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RE: Emacs unconditionally loads tramp.el

From: Drew Adams
Subject: RE: Emacs unconditionally loads tramp.el
Date: Sun, 30 Apr 2006 07:18:55 -0700

    > Y'know, I don't remember ever doing anything special to get
    > ange-ftp to work. IIRC, I picked up vanilla Emacs and immediately
    > accessed remote files.
    > Maybe I'm forgetting something, but it can't have been too difficult.

    What you are forgetting is how long it took until ange-ftp began to
    support Windows seamlessly.  At some point, we were even distributing
    an alternative ftp client, to work around bugs in the Microsoft

Sounds like a good argument for keeping ange-ftp as the Emacs default, until
tramp supports Windows (and other platforms, if appropriate) seamlessly.
That was my point.

    > We're always talking about making things easier for newbies
    > to use Emacs. Well, if we expect Windows users to pick Emacs up
    > and use it out of the box, and if we want them to use Emacs to
    > access remote files, and if tramp is the default way to do that
    > now, then I suspect we're going to be disappointed in
    > our expectations. Many Windows users will never experience
    > using Emacs to access remote files - that's my guess. And
    > that's too bad - this Emacs feature is much more important than
    > most of the minutia we spend time discussing in our attempts
    > to make things friendlier for Emacs newbies
    > (menus, toolbars, fringe,...).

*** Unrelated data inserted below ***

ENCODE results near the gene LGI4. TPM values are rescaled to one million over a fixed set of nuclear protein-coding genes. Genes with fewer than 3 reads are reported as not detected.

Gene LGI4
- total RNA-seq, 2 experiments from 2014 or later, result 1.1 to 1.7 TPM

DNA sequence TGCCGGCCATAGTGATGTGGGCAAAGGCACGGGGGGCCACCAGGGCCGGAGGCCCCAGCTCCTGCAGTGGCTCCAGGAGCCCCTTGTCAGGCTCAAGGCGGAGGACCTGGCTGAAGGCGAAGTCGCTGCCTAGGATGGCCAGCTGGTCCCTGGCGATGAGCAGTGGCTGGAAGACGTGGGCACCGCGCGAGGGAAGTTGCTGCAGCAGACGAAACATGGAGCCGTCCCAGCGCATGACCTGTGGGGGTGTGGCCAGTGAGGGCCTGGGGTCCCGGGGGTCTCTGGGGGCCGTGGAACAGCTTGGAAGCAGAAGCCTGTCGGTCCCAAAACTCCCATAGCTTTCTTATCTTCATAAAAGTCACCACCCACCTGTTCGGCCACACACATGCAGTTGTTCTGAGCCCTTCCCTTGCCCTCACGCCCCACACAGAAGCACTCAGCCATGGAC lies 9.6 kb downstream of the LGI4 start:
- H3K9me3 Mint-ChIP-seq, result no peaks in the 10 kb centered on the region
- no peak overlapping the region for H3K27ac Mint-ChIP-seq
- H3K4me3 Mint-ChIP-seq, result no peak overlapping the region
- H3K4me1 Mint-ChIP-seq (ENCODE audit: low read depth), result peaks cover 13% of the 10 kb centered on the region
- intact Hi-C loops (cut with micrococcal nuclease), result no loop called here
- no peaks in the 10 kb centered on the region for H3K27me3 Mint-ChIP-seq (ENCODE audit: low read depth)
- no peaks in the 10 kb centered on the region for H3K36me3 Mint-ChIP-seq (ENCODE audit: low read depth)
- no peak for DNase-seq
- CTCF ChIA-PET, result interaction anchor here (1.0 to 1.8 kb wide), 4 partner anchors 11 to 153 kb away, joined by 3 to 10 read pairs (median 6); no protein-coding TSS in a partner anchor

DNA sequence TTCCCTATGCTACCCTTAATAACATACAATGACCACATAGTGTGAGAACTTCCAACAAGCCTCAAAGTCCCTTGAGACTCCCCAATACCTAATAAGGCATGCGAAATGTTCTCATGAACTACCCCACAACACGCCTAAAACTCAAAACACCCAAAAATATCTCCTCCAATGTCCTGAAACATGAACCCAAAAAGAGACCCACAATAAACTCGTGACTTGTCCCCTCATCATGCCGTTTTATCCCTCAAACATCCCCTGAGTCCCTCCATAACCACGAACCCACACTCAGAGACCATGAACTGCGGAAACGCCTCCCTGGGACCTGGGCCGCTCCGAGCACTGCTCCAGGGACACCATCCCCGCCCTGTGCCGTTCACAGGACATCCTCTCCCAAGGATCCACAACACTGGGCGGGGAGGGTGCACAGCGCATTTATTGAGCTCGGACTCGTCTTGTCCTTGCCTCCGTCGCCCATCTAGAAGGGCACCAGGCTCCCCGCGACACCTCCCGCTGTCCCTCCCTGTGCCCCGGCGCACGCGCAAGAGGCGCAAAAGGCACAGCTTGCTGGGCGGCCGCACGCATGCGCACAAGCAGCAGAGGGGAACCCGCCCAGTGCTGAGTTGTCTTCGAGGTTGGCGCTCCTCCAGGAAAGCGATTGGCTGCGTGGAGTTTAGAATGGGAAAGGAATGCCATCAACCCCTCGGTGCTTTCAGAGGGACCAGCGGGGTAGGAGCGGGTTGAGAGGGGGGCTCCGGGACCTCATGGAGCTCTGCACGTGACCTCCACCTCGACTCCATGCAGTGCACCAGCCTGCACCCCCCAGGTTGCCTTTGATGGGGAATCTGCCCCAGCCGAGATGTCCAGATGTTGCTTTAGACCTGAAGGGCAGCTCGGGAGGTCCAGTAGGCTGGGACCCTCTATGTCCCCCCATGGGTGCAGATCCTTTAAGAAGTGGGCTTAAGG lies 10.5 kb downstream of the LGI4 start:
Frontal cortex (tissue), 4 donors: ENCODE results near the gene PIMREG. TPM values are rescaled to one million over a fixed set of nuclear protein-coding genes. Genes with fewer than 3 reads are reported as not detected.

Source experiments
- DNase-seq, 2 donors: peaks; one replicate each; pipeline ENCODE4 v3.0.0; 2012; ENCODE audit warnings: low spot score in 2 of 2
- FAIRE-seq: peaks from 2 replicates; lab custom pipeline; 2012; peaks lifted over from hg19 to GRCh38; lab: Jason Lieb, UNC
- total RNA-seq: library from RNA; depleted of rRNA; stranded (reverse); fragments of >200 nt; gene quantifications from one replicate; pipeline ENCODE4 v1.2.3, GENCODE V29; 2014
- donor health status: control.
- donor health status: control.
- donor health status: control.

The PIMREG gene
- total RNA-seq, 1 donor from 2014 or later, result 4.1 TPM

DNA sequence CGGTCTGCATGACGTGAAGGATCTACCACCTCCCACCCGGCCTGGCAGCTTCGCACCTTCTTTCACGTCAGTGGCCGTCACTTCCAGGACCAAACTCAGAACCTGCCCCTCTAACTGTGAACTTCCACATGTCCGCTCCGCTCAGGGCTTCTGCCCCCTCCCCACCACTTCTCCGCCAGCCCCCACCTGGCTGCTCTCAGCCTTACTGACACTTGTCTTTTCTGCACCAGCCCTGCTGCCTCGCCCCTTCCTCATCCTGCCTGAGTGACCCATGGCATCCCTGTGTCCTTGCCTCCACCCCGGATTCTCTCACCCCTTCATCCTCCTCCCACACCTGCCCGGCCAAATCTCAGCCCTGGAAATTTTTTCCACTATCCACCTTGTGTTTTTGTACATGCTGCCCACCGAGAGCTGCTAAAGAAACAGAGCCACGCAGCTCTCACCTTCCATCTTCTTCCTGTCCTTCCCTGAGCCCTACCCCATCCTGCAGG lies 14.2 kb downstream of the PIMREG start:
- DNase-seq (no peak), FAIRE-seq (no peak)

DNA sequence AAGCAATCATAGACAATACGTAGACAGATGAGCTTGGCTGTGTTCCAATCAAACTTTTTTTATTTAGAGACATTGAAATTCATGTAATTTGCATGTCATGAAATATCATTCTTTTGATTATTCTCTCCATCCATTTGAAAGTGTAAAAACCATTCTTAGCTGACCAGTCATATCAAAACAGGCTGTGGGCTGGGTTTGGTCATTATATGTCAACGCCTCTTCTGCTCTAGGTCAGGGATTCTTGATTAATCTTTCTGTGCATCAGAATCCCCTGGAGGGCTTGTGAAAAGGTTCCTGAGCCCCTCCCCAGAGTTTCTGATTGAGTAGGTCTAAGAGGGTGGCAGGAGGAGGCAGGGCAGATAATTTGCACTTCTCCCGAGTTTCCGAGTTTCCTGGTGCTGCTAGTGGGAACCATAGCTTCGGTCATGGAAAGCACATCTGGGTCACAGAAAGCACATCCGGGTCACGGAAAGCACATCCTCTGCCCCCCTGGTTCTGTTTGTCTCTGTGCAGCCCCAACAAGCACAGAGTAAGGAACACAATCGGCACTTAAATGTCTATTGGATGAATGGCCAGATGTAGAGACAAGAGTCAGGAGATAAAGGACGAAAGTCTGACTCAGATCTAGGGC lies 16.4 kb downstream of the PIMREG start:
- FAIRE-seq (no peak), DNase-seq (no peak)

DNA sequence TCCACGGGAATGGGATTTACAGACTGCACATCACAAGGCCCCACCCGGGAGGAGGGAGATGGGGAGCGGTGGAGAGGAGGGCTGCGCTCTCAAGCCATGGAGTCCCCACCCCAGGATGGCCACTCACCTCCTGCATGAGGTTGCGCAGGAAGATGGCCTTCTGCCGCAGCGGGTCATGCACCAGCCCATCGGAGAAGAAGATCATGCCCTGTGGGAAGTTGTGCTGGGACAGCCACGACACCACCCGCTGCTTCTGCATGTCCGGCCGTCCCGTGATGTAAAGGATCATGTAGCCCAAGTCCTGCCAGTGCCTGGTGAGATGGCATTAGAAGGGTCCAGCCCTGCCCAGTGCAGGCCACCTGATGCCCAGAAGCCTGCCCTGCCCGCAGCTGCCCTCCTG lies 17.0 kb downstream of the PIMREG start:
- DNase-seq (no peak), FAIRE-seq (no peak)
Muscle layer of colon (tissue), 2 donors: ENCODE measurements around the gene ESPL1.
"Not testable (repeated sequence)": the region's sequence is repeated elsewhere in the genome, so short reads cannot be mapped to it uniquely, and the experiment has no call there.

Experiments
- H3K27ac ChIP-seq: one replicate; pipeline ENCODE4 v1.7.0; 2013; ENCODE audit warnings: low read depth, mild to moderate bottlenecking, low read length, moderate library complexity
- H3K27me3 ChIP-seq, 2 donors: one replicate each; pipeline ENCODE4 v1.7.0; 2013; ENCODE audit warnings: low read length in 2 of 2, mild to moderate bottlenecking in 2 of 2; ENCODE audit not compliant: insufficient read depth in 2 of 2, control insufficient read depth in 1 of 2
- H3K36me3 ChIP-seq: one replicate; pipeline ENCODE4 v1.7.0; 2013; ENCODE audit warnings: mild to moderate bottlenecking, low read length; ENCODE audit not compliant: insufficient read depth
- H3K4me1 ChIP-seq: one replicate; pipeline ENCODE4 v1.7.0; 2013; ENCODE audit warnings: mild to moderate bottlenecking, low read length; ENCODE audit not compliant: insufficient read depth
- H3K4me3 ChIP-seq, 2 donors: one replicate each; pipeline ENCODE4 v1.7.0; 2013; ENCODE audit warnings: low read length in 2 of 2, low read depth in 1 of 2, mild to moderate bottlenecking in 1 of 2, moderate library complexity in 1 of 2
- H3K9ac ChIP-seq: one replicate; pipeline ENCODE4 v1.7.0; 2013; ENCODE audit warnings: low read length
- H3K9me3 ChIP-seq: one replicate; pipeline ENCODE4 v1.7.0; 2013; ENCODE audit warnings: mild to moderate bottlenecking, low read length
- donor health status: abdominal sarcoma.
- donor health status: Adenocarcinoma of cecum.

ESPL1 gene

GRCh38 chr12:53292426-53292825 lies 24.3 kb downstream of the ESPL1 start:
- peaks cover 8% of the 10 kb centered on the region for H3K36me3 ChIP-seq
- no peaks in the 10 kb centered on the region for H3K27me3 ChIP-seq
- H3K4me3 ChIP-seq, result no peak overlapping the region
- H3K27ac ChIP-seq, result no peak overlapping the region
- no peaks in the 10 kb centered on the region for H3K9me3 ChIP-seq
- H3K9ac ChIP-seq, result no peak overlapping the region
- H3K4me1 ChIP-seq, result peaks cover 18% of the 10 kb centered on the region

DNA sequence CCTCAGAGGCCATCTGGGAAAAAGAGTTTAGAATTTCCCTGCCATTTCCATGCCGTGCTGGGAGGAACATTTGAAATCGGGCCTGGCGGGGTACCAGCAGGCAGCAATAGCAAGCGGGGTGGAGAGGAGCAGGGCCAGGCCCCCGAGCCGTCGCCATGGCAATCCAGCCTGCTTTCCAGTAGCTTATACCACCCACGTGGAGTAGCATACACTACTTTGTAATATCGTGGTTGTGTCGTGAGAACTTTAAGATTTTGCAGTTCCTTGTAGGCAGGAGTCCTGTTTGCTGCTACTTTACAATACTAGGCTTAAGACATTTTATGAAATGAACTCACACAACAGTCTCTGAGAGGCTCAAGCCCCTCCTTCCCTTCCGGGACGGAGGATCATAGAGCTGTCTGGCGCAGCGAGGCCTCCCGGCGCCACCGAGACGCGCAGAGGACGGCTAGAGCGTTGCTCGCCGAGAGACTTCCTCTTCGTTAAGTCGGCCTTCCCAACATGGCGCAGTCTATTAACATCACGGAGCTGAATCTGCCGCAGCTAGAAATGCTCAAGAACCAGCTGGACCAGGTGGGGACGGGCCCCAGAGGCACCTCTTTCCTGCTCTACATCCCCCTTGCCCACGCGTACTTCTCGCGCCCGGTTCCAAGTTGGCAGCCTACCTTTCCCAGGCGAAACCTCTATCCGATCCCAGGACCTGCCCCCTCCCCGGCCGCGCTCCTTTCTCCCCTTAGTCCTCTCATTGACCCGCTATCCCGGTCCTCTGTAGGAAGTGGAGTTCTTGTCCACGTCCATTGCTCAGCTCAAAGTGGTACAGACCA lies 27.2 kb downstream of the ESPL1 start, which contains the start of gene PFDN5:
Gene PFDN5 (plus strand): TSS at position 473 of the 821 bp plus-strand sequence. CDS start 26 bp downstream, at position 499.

I doubt that many Windows users even consider a prospect of accessing
    remote files.

I think you are wrong about Windows users these days (and perhaps more wrong
tomorrow). Did you read the part about developers at large companies having
a Windows box in their cubicle and using remote (who knows where?) GNU/Linux
boxes for their development? I suspect that is becoming the rule rather than
the exception. Gone are the Solaris boxes in people's cubicles. Here to
stay, at least for a while, are mega-farms of cheap GNU/Linux boxes/blades.
And, at least for now, Windows is the box of choice by companies for
inter-office stuff. Perhaps tomorrow Windows will be replaced by GNU/Linux
on the desktop as well.

Of course, as I mentioned, using a remote GNU/Linux box from Windows does
not necessarily mean using Emacs locally and accessing files remotely.
Depending on the work one does (within Emacs and without), it can in many
cases be more useful to run Emacs remotely (on GNU/Linux), in order to have
Linux commands available on the remote machine within Emacs. On the other
hand, network bandwidth can sometimes argue against using non-nw Emacs
remotely. Different people have different needs in this regard.

    But that's not an argument to avoid fixing this feature
    on Windows, it's just that I don't think exaggerating its importance
    is really required to convince us.

Tramp is an important feature to fix, especially if it is to be the default.
I don't know if I exaggerate its importance. If it were not the default, so
that Emacs 22 acted like 20 and 21 out of the box (ange-ftp), then there
would be no problem.

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